Marathon Talk Weekend – Part 2

Hello! Hmmm I did say I wouldn’t focus solely on Marathon Talk for a post…but I kind of did sorry. I won’t be offended if you skip this if you’re not interested!

To catch up, check out Part 1

So after breakfast/brunch and getting showered and sorted we headed to meet up with everyone for 1pm.

IMG_5936 I tried to discreetly take a photo of Martin talking

They did a little “hello” sort of welcome chat (some people had only just arrived as they couldn’t make the Friday night or Parkrun). I have to say that Tom and Martin are so friendly and so lovely. There was lots of banter and they were exactly like they were on the show. It wasn’t like an “us” and “them” experience – it felt very relaxed and they were very easy-going and ‘normal’.

Then there was the Marathon Talk quiz. We were split into teams (by our birth month). Tom ended up in my team. The quiz was solely focused on Marathon Talk. It was great – Tom knew a lot of the answers which helped, but I was surprised at how much the rest of the team and I knew and that he couldn’t remember!

Marathon Talk quiz Tony was the quiz master and he was brilliant. He’s exactly like he is on the show – hilarious, witty and fun. The quiz was such a laugh.

And we won!

Winning quiz team In true runner’s style, we won cakes

Everyone on the weekend also got given (for free) a very swanky running T-shirt with “Run Camp 2014” printed on it. These were from Adidas (who sponsor the show) so they were of very good quality, and in a range of sizes. My T-shirt actually fits for once.

Marathon Talk weekend We’re on the far left (as our Tom and Martin, Tony is hiding at the back)

Then we were told the next part was an interval session. 6x3minutes with 3 minutes recovery. As jubilant as my Parkrun was and as desperate as I was to take part in this I didn’t think it would be sensible. I’m trying to be gradually get back into things and a hard Parkrun in the morning followed by a hard interval session (because let’s be honest, I’d never do it half-hearted) and then a long run the next day…probably not sensible for me.

Ben and our running club friend decided the same. Ben is only just getting back into running after his hip issues (marathon recap will happen – I am still pestering him). So we wandered over to Tom and asked if we could help out. He was more than happy for us to help him keep the timings as the entire group would be split into two (the speedsters and the not so speedsters). Another lady who had hurt her ankle also wanted to help out.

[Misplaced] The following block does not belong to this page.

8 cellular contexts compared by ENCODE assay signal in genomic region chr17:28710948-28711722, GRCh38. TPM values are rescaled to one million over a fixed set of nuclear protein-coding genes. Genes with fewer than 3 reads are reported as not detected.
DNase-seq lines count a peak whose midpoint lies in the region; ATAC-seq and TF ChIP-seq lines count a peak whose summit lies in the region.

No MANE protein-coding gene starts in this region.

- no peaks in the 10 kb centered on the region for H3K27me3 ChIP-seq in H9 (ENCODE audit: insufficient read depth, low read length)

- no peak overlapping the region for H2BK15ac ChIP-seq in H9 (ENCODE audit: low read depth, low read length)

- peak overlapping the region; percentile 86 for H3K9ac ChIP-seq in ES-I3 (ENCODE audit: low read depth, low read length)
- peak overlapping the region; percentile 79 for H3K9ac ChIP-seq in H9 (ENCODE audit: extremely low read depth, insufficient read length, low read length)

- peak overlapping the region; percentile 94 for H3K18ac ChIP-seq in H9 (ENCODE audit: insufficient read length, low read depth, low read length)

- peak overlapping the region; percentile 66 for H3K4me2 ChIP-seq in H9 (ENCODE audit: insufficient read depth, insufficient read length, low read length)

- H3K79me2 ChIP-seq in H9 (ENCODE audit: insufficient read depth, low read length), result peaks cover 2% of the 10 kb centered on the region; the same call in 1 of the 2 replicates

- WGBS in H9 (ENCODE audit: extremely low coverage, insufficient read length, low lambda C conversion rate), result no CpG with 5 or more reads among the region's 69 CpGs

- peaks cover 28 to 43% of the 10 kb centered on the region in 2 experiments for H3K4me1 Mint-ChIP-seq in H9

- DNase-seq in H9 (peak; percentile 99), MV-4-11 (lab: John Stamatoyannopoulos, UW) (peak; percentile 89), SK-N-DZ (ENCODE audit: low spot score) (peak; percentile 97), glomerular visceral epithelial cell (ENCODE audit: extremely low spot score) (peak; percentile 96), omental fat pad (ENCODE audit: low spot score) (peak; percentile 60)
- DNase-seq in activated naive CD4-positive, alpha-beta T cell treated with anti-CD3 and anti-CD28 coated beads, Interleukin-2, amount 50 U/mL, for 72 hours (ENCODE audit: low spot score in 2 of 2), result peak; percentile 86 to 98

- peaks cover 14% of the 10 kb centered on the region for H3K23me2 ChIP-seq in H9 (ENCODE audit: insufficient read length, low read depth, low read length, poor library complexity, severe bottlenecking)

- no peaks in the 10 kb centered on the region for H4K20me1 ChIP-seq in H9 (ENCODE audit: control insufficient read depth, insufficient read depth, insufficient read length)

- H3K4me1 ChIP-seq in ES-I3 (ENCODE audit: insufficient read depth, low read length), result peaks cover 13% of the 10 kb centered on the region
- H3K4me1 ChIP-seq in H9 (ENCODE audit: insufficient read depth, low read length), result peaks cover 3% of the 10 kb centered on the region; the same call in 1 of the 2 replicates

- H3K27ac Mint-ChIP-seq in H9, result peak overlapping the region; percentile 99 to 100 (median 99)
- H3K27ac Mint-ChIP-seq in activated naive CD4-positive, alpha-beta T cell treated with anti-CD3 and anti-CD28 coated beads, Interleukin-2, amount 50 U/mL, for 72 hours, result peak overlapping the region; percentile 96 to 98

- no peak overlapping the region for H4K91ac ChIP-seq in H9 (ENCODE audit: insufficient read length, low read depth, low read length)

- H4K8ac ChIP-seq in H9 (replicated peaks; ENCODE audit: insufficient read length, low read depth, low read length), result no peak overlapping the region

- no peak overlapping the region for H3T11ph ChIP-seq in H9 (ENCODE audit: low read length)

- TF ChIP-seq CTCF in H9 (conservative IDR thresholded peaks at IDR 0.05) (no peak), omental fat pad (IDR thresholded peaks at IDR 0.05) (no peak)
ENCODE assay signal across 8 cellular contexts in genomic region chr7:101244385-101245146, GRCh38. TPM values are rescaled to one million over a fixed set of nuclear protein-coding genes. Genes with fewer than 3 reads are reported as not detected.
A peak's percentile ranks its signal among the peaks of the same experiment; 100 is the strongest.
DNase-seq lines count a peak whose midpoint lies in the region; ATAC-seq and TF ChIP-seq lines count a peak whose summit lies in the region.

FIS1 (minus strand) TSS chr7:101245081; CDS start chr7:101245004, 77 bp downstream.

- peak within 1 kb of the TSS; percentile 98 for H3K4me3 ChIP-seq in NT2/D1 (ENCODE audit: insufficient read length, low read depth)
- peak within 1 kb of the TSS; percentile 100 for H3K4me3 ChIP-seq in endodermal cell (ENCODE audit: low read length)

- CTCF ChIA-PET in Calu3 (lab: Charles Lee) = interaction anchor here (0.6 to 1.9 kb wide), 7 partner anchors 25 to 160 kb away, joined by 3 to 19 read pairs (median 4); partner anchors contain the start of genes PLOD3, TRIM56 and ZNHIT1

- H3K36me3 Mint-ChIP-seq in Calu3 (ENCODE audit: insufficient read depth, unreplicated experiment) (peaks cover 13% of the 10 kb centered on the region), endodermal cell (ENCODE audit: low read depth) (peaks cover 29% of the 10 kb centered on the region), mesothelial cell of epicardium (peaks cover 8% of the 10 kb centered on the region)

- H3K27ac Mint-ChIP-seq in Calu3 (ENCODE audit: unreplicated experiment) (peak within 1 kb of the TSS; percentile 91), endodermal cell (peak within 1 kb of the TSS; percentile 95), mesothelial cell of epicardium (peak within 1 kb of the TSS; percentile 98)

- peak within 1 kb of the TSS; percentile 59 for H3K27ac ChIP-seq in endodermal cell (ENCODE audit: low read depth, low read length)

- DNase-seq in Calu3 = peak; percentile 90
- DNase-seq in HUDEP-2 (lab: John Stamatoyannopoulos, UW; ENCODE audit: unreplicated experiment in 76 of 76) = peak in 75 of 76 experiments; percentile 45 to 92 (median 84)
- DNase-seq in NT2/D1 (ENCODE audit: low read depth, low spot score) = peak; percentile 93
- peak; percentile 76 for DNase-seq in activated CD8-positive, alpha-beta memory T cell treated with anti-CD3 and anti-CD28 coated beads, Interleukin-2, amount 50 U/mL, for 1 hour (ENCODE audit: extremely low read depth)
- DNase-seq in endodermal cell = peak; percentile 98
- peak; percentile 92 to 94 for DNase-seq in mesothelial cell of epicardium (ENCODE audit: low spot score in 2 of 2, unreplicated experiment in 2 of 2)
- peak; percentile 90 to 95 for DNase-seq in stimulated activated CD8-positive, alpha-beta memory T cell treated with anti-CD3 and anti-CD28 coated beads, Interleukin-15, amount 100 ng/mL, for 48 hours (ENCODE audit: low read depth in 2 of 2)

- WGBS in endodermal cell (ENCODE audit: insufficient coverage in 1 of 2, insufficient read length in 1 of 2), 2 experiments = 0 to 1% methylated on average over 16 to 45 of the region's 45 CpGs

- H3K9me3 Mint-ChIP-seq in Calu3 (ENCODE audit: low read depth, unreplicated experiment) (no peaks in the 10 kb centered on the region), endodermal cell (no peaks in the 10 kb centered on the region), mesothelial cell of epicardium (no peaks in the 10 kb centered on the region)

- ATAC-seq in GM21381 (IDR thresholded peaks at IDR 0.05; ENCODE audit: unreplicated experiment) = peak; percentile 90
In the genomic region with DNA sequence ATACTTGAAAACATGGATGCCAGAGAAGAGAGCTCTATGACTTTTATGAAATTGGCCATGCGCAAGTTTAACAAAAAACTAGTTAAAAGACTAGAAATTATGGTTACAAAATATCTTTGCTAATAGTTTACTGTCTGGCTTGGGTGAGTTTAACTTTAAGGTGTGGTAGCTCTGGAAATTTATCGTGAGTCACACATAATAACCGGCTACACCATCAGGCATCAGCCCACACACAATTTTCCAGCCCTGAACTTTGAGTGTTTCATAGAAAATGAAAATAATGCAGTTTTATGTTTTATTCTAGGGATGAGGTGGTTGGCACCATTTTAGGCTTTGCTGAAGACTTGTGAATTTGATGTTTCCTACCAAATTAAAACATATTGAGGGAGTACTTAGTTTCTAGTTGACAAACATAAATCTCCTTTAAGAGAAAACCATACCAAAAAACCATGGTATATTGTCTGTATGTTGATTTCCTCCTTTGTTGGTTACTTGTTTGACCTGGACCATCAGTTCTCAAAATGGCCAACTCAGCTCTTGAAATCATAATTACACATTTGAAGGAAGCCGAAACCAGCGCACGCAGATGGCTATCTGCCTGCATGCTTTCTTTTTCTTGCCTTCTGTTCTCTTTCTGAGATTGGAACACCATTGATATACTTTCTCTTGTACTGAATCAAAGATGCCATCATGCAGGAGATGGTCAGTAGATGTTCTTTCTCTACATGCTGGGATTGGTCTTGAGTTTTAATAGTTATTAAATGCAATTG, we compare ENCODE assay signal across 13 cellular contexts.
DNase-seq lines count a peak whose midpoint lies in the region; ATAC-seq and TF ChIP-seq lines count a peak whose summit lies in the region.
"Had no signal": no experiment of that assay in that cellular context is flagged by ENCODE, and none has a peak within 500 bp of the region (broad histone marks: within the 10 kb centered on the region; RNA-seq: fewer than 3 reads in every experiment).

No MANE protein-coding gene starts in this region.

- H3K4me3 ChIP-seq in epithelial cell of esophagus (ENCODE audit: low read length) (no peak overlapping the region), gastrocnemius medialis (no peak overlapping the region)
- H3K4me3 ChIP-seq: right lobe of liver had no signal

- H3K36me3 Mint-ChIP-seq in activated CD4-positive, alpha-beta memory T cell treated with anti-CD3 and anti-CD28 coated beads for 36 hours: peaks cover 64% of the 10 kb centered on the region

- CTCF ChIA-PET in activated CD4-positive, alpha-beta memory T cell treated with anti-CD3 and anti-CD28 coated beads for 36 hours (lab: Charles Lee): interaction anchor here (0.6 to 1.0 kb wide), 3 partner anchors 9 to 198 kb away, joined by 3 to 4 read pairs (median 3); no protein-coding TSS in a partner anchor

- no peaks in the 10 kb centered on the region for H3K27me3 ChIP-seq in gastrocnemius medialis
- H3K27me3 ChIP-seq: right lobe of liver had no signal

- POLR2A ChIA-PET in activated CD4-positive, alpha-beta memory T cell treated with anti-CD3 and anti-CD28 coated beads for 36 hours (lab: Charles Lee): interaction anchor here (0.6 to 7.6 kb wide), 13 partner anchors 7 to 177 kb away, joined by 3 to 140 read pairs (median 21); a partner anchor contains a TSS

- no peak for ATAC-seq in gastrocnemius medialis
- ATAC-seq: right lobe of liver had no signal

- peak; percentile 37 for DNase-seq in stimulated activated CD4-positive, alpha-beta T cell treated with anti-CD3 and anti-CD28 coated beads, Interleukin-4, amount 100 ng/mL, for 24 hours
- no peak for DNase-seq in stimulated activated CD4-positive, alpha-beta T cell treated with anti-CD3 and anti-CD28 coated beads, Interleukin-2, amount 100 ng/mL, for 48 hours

Everyone got ready and then ran to the interval location (about two miles away). Whereas we followed Tom’s car in our own car. Hilariously Tom took us the wrong way and then had to do a crazy dodgy 7 point turn on some steep dirt hill track. It was so funny (and quite scary…). Ben had a lot of jokes with him about that haha.

After some explaining of the time-keeping and lapping of stop watches (my god my tiny little brain really struggled) we each headed out to a certain distance away from the start.

Marathon Talk interval sessionThis is us heading out to our spots – Tom in the bright cap, Martin next to him//There’s the log I stood on to watch the runners pass

I’m glad I’m not great at maths as I didn’t realise I’d be stood there for 40 minutes in the cold!! Every three minutes the speedsters would zoom past me and then back.

IMG_5947The lead runner is Steve Way – stupidly fast! 

Then three minutes I’d be on my own again so I did a lot of pacing to keep warm!

Then we were done. Everyone ran back and we followed Tom back again. He seemed really grateful we helped so I felt chuffed despite how cold and wet I was.

After getting back and sorted we then headed to the meeting spot again for a buffet meal. It was quite funny because I was chatting to one of the other runners and we were wondering what we’d get. I jokingly said “probably sandwiches and pasties”. The other runner laughed and said “nah it’ll be a hot buffet of course.” Famous last words.Cold buffet monster meal Everything was cold. I hadn’t eaten since my brunch in the morning (11am) so I was absolutely starving (it was now 6.30pm). As you can see, I had everything and lots of it.

After our very cold but filling dinner, Martin did a sort of interview with Steve Way (an 100km ultra champion).IMG_5953 I had no idea who Steve Way was before the interview began. But I can now say I’m a big fan. He started running at 33 – going from an overweight smoker to an almost elite athlete; just seconds from qualifying in the elite category for a marathon. He “dabbled” with training for his first marathon and ran a 3:06. This blows my mind. Then after putting in some ‘proper’ training he got down to 2:19. Jesus.

I could say a huge amount about this interview – a lot of useful and interesting information –but it would take up a lot of the post. Unless people are very interested I’ll leave you with just a few tidbits:

  • He said though he gave up smoking, he is still a smoker. He just doesn’t smoke because it would “affect his running”. He has a cigar after every marathon to celebrate though.
  • He can run up to around 150miles a week.